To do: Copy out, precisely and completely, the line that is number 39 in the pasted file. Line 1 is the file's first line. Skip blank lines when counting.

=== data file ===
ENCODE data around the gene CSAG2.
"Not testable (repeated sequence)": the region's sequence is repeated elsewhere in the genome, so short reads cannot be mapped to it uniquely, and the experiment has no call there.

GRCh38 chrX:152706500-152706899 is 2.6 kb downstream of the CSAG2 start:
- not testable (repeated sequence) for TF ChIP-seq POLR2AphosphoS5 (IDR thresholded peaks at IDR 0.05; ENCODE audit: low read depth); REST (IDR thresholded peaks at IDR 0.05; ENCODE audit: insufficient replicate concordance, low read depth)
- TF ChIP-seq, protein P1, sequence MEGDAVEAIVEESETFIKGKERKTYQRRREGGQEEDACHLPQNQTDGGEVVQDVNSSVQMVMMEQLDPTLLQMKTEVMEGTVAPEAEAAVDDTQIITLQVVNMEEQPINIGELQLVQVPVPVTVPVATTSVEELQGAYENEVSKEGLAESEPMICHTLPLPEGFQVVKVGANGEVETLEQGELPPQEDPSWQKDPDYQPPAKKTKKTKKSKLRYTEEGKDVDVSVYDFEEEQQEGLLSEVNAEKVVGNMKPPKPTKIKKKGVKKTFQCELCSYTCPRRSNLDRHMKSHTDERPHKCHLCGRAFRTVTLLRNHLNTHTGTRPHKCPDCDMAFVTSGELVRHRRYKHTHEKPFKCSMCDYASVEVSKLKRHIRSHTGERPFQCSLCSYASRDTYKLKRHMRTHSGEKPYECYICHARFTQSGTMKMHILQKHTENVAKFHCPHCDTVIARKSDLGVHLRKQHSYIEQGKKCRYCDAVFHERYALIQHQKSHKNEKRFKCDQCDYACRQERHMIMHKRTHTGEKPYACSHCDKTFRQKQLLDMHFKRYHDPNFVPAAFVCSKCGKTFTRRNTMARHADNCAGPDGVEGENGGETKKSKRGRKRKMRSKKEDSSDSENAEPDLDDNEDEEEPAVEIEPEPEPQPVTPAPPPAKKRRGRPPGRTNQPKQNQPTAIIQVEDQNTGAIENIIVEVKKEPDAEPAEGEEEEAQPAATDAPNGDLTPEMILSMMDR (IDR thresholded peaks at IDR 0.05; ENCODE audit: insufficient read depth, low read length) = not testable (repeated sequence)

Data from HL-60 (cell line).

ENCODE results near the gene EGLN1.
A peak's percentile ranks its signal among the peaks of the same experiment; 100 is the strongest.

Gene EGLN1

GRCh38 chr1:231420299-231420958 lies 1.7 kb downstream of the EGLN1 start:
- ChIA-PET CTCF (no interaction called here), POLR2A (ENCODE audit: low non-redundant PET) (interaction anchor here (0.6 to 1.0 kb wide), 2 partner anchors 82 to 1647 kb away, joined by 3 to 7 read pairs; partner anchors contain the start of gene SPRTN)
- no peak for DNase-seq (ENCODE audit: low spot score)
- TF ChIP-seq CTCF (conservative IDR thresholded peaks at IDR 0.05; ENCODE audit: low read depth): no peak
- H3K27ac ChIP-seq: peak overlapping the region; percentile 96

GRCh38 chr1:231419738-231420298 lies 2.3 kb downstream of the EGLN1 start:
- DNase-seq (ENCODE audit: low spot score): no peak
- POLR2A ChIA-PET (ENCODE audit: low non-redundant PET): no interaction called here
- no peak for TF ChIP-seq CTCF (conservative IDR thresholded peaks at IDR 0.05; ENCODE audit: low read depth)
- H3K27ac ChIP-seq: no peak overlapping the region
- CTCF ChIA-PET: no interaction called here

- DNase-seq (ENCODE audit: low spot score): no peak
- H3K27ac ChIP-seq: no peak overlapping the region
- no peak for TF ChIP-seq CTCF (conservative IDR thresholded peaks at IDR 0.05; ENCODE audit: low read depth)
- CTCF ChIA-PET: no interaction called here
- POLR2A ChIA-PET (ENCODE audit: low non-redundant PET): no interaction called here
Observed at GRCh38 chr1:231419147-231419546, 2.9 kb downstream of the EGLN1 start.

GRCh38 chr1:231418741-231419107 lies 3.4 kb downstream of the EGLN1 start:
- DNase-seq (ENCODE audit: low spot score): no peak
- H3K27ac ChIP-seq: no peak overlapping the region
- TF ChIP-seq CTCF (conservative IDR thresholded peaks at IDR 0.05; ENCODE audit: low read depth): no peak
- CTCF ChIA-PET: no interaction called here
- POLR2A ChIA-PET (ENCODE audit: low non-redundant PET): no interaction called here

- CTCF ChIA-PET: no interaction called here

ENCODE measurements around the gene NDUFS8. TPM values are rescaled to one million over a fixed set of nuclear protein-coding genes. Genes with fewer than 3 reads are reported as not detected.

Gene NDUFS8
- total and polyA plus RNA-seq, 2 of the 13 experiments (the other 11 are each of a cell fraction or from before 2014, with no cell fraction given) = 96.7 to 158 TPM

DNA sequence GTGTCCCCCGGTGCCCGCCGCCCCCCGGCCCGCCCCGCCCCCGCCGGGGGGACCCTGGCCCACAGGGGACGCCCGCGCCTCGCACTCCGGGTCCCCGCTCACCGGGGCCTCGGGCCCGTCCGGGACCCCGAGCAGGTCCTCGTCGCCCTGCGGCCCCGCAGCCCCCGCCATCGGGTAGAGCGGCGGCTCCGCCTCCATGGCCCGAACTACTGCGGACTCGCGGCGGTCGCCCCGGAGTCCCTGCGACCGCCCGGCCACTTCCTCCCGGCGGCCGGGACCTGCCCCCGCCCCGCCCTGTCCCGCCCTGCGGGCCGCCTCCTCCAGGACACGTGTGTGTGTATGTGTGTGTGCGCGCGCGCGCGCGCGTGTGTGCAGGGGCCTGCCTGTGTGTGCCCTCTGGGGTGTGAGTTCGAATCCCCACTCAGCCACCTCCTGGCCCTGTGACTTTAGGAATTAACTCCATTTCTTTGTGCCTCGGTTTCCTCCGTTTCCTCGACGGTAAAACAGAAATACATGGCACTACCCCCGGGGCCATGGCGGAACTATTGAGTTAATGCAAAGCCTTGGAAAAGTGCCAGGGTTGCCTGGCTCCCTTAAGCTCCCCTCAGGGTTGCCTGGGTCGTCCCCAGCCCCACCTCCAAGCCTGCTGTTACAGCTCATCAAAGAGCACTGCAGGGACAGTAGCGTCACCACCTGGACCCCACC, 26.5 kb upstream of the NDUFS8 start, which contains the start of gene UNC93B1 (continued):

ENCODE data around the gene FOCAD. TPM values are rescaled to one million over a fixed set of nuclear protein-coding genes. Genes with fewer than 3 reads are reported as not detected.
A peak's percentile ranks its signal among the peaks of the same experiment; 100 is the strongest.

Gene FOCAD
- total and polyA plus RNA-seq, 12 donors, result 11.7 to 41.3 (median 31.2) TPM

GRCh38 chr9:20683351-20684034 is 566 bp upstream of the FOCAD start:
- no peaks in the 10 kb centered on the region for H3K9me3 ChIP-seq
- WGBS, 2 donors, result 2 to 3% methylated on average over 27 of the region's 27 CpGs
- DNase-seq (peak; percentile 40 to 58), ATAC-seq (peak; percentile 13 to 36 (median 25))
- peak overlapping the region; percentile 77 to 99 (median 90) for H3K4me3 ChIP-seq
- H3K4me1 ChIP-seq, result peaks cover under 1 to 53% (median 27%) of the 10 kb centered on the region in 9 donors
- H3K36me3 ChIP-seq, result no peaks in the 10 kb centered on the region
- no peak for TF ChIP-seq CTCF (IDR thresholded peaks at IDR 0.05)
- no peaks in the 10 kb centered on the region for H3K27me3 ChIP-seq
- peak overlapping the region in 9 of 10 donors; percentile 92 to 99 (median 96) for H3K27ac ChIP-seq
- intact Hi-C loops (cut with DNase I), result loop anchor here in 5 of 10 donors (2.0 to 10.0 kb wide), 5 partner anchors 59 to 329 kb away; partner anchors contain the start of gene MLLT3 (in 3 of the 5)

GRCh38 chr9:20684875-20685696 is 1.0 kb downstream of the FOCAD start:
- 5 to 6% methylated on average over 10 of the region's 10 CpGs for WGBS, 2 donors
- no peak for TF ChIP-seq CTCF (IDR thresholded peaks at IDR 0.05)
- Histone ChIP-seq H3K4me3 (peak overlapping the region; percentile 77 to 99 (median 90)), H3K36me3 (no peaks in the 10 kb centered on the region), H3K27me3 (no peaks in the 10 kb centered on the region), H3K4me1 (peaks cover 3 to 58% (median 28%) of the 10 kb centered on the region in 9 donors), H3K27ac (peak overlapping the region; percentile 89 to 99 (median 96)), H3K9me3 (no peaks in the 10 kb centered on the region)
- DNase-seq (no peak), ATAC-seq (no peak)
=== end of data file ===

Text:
A peak's percentile ranks its signal among the peaks of the same experiment; 100 is the strongest.